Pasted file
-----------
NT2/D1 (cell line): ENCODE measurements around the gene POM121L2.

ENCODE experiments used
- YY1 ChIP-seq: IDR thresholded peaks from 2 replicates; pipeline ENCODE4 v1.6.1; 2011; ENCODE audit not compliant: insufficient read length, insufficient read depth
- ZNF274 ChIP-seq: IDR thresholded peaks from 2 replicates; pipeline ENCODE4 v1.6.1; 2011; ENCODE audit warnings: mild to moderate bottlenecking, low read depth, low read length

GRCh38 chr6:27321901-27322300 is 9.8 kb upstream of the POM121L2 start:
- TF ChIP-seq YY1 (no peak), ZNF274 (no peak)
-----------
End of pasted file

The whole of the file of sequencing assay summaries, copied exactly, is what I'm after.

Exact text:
NT2/D1 (cell line): ENCODE measurements around the gene POM121L2.

ENCODE experiments used
- YY1 ChIP-seq: IDR thresholded peaks from 2 replicates; pipeline ENCODE4 v1.6.1; 2011; ENCODE audit not compliant: insufficient read length, insufficient read depth
- ZNF274 ChIP-seq: IDR thresholded peaks from 2 replicates; pipeline ENCODE4 v1.6.1; 2011; ENCODE audit warnings: mild to moderate bottlenecking, low read depth, low read length

GRCh38 chr6:27321901-27322300 is 9.8 kb upstream of the POM121L2 start:
- TF ChIP-seq YY1 (no peak), ZNF274 (no peak)